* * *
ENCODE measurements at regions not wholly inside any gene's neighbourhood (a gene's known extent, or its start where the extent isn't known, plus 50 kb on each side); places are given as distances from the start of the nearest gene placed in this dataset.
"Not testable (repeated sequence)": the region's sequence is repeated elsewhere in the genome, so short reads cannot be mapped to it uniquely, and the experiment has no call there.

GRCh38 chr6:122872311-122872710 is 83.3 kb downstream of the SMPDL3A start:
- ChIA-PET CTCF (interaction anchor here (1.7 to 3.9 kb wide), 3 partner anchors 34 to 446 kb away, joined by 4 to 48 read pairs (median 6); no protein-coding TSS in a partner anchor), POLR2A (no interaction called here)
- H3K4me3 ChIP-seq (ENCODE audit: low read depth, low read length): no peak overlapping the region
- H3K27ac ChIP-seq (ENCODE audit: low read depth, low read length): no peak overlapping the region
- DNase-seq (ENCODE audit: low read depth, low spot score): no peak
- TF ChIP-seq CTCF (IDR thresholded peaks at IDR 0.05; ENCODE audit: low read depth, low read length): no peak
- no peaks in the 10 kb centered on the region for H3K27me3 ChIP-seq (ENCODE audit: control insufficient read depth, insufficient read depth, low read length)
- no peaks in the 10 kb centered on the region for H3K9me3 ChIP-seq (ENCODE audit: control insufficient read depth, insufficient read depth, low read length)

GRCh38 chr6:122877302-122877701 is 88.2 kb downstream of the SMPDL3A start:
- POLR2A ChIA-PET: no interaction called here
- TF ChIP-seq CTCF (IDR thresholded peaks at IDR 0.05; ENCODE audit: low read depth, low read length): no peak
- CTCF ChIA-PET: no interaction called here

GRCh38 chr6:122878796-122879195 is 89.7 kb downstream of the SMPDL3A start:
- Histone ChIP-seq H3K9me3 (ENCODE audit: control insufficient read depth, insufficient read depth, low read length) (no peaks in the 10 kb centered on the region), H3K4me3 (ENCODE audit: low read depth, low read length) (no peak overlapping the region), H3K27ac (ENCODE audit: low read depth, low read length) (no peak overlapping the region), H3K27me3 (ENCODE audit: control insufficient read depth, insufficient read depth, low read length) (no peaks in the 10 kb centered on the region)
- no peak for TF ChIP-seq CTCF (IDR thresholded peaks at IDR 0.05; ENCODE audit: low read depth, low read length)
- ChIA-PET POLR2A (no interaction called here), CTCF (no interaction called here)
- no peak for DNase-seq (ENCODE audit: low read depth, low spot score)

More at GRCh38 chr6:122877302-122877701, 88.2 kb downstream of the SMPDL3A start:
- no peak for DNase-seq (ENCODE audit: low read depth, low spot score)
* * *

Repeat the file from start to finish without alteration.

ENCODE measurements at regions not wholly inside any gene's neighbourhood (a gene's known extent, or its start where the extent isn't known, plus 50 kb on each side); places are given as distances from the start of the nearest gene placed in this dataset.
"Not testable (repeated sequence)": the region's sequence is repeated elsewhere in the genome, so short reads cannot be mapped to it uniquely, and the experiment has no call there.

GRCh38 chr6:122872311-122872710 is 83.3 kb downstream of the SMPDL3A start:
- ChIA-PET CTCF (interaction anchor here (1.7 to 3.9 kb wide), 3 partner anchors 34 to 446 kb away, joined by 4 to 48 read pairs (median 6); no protein-coding TSS in a partner anchor), POLR2A (no interaction called here)
- H3K4me3 ChIP-seq (ENCODE audit: low read depth, low read length): no peak overlapping the region
- H3K27ac ChIP-seq (ENCODE audit: low read depth, low read length): no peak overlapping the region
- DNase-seq (ENCODE audit: low read depth, low spot score): no peak
- TF ChIP-seq CTCF (IDR thresholded peaks at IDR 0.05; ENCODE audit: low read depth, low read length): no peak
- no peaks in the 10 kb centered on the region for H3K27me3 ChIP-seq (ENCODE audit: control insufficient read depth, insufficient read depth, low read length)
- no peaks in the 10 kb centered on the region for H3K9me3 ChIP-seq (ENCODE audit: control insufficient read depth, insufficient read depth, low read length)

GRCh38 chr6:122877302-122877701 is 88.2 kb downstream of the SMPDL3A start:
- POLR2A ChIA-PET: no interaction called here
- TF ChIP-seq CTCF (IDR thresholded peaks at IDR 0.05; ENCODE audit: low read depth, low read length): no peak
- CTCF ChIA-PET: no interaction called here

GRCh38 chr6:122878796-122879195 is 89.7 kb downstream of the SMPDL3A start:
- Histone ChIP-seq H3K9me3 (ENCODE audit: control insufficient read depth, insufficient read depth, low read length) (no peaks in the 10 kb centered on the region), H3K4me3 (ENCODE audit: low read depth, low read length) (no peak overlapping the region), H3K27ac (ENCODE audit: low read depth, low read length) (no peak overlapping the region), H3K27me3 (ENCODE audit: control insufficient read depth, insufficient read depth, low read length) (no peaks in the 10 kb centered on the region)
- no peak for TF ChIP-seq CTCF (IDR thresholded peaks at IDR 0.05; ENCODE audit: low read depth, low read length)
- ChIA-PET POLR2A (no interaction called here), CTCF (no interaction called here)
- no peak for DNase-seq (ENCODE audit: low read depth, low spot score)

More at GRCh38 chr6:122877302-122877701, 88.2 kb downstream of the SMPDL3A start:
- no peak for DNase-seq (ENCODE audit: low read depth, low spot score)